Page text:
Published Date: 2012-01-14 23:25:50
Subject: PRO/AH/EDR> Equine herpesvirus, equine - North America (02): USA (CA)
Archive Number: 20120114.1010899
EQUINE HERPESVIRUS – NORTH AMERICA (02): USA (CALIFORNIA)
A ProMED-mail post
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International Society for Infectious Diseases
Date: 14 Jan 2012
Three EHV-1 cases in Orange County, California
Three horses have been confirmed positive for the neurological form of equine herpes virus 1 (EHV-1) in California, authorities report.
The California Department of Food and Agriculture said a gelding displaying neurologic signs at an Orange County premises was confirmed positive for the neuropathogenic strain of Equine Herpes Virus-1 on Wednesday. The gelding was isolated, quarantined and was under veterinary care, the department said.
The large multi-discipline facility where the horse was living was placed under quarantine, with no movement of horses on or off the property. Potentially exposed horses on the premises were being monitored, it said. A full epidemiologic investigation at the premises was being undertaken by the department's Animal Health Branch.
On Thursday, the department reported that 2 additional horses displaying fever and respiratory signs had been confirmed positive for the neurological strain.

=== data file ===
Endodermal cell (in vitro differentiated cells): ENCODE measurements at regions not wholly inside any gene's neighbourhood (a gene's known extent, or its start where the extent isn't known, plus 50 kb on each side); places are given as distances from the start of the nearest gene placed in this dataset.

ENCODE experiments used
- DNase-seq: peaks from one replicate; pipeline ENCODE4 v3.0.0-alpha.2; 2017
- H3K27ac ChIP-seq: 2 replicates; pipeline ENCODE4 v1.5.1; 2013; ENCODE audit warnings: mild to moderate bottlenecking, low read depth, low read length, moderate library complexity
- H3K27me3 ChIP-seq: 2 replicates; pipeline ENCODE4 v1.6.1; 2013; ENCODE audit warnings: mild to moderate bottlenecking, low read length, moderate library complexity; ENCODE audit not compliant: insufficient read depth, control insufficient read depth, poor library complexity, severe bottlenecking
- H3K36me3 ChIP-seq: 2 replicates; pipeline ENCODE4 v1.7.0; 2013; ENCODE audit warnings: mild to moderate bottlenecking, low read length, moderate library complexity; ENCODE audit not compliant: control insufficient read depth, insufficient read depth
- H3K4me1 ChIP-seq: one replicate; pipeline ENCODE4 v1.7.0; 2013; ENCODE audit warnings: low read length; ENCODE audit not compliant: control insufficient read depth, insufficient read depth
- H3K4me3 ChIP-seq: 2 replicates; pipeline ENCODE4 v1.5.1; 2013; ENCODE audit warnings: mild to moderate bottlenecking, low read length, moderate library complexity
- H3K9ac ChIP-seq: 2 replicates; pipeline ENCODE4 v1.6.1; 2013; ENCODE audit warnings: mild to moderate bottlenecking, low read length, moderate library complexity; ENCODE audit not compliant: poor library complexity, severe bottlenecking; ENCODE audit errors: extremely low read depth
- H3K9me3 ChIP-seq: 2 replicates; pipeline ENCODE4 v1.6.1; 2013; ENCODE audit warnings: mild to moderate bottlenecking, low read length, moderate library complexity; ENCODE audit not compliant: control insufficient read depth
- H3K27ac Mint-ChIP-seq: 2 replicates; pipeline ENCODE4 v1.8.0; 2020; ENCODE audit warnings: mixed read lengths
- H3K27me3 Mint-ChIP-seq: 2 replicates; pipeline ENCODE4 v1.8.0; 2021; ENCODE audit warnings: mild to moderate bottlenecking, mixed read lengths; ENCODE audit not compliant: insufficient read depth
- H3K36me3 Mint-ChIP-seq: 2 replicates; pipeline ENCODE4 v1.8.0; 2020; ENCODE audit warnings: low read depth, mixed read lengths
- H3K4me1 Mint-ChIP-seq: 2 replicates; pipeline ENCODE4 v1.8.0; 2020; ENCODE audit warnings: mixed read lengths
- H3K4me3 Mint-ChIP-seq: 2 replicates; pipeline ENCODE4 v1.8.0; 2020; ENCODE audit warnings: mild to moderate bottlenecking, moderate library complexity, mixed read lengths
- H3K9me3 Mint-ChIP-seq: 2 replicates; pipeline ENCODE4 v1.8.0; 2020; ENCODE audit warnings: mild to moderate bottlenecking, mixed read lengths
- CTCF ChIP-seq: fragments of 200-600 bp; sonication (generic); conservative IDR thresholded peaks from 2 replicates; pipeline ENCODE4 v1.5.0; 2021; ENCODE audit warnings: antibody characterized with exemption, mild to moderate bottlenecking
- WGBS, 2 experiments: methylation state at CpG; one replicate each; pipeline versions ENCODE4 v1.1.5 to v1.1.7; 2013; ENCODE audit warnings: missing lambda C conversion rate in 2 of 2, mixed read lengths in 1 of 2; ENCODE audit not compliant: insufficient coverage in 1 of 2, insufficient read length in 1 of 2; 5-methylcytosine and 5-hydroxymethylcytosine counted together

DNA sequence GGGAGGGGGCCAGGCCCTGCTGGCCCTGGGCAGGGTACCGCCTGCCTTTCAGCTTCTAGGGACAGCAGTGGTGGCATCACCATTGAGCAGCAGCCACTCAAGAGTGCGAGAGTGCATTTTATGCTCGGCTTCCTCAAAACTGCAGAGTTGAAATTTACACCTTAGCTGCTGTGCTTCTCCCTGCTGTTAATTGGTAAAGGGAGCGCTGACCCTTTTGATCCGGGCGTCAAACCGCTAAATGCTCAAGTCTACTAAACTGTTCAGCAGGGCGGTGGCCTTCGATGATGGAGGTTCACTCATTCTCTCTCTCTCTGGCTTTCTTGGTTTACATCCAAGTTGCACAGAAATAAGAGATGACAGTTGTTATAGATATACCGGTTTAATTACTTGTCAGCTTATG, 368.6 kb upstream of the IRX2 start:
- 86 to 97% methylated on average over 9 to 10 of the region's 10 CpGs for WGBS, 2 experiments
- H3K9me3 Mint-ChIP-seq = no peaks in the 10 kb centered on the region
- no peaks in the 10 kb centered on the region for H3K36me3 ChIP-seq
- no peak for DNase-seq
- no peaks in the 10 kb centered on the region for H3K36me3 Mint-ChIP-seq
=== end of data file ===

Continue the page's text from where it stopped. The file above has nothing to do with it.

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[Usually the disease is abbreviated as EHV for equine herpes virus or EHM for equine herpesvirus myeloencephalopathy.
Equine herpesvirus (EHV-1) infection in horses can cause respiratory and neurological disease, abortion in mares, and neonatal foal death. The neurological form of the disease is known as equine herpes myeloencephalopathy (EHM) and has the potential to cause high morbidity and mortality.
EHV-1 is easily spread and typically has an incubation period between 2-10 days. Respiratory shedding of the virus generally occurs for 7-10 days but may persist longer in infected horses. For this reason, the isolation period recommendation for confirmed positive EHM cases is 21 days. Clinical signs of EHM in horses may include nasal discharge, incoordination, hindquarter weakness, recumbency, lethargy, urine dribbling, and diminished tail tone. The prognosis for EHM positive horses depends on the severity of signs and the period of recumbency. Employing supportive treatment with intravenous fluids, anti-inflammatory drugs, anti-viral drugs, and other supportive measures may be beneficial, since there is no specific treatment for EHM.
Currently, no EHV-1 equine vaccine has a label claim for protection against the neurological strain of the virus.
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Readers are also encouraged to view the list of resources regarding this disease listed in the moderator’s comments of ProMED-mail post 20120108.1003516. - Mod.TG
A HealthMap/ProMED-mail map can be accessed at: http://healthmap.org/r/1hcv.]